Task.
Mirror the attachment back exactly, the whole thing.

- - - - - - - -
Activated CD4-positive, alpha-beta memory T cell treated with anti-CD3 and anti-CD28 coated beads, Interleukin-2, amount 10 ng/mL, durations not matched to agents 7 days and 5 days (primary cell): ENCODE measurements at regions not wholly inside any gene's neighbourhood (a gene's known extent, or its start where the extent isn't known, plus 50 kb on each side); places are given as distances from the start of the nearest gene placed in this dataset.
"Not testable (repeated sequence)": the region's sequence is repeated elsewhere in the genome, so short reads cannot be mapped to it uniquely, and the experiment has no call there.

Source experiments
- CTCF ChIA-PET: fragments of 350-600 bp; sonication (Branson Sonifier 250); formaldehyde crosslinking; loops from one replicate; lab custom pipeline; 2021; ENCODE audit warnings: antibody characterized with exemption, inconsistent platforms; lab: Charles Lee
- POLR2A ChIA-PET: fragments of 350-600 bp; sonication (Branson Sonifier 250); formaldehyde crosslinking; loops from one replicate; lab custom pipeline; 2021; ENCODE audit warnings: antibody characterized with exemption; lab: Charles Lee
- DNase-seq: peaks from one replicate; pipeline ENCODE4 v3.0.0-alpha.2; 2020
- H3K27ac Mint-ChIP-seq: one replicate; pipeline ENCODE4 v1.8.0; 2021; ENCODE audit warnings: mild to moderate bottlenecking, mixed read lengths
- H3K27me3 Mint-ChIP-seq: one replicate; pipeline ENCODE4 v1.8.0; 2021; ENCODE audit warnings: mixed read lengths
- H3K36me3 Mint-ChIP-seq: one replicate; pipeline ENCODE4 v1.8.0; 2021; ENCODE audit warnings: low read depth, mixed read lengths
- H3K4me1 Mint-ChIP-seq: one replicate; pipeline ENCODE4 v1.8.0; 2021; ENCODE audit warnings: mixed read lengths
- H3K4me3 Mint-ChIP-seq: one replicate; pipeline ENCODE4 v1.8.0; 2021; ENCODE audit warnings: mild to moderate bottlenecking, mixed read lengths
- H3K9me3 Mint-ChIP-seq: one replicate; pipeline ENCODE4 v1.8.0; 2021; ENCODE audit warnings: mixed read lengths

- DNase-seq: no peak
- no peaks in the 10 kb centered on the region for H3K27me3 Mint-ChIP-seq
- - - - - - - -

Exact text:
Activated CD4-positive, alpha-beta memory T cell treated with anti-CD3 and anti-CD28 coated beads, Interleukin-2, amount 10 ng/mL, durations not matched to agents 7 days and 5 days (primary cell): ENCODE measurements at regions not wholly inside any gene's neighbourhood (a gene's known extent, or its start where the extent isn't known, plus 50 kb on each side); places are given as distances from the start of the nearest gene placed in this dataset.
"Not testable (repeated sequence)": the region's sequence is repeated elsewhere in the genome, so short reads cannot be mapped to it uniquely, and the experiment has no call there.

Source experiments
- CTCF ChIA-PET: fragments of 350-600 bp; sonication (Branson Sonifier 250); formaldehyde crosslinking; loops from one replicate; lab custom pipeline; 2021; ENCODE audit warnings: antibody characterized with exemption, inconsistent platforms; lab: Charles Lee
- POLR2A ChIA-PET: fragments of 350-600 bp; sonication (Branson Sonifier 250); formaldehyde crosslinking; loops from one replicate; lab custom pipeline; 2021; ENCODE audit warnings: antibody characterized with exemption; lab: Charles Lee
- DNase-seq: peaks from one replicate; pipeline ENCODE4 v3.0.0-alpha.2; 2020
- H3K27ac Mint-ChIP-seq: one replicate; pipeline ENCODE4 v1.8.0; 2021; ENCODE audit warnings: mild to moderate bottlenecking, mixed read lengths
- H3K27me3 Mint-ChIP-seq: one replicate; pipeline ENCODE4 v1.8.0; 2021; ENCODE audit warnings: mixed read lengths
- H3K36me3 Mint-ChIP-seq: one replicate; pipeline ENCODE4 v1.8.0; 2021; ENCODE audit warnings: low read depth, mixed read lengths
- H3K4me1 Mint-ChIP-seq: one replicate; pipeline ENCODE4 v1.8.0; 2021; ENCODE audit warnings: mixed read lengths
- H3K4me3 Mint-ChIP-seq: one replicate; pipeline ENCODE4 v1.8.0; 2021; ENCODE audit warnings: mild to moderate bottlenecking, mixed read lengths
- H3K9me3 Mint-ChIP-seq: one replicate; pipeline ENCODE4 v1.8.0; 2021; ENCODE audit warnings: mixed read lengths

- DNase-seq: no peak
- no peaks in the 10 kb centered on the region for H3K27me3 Mint-ChIP-seq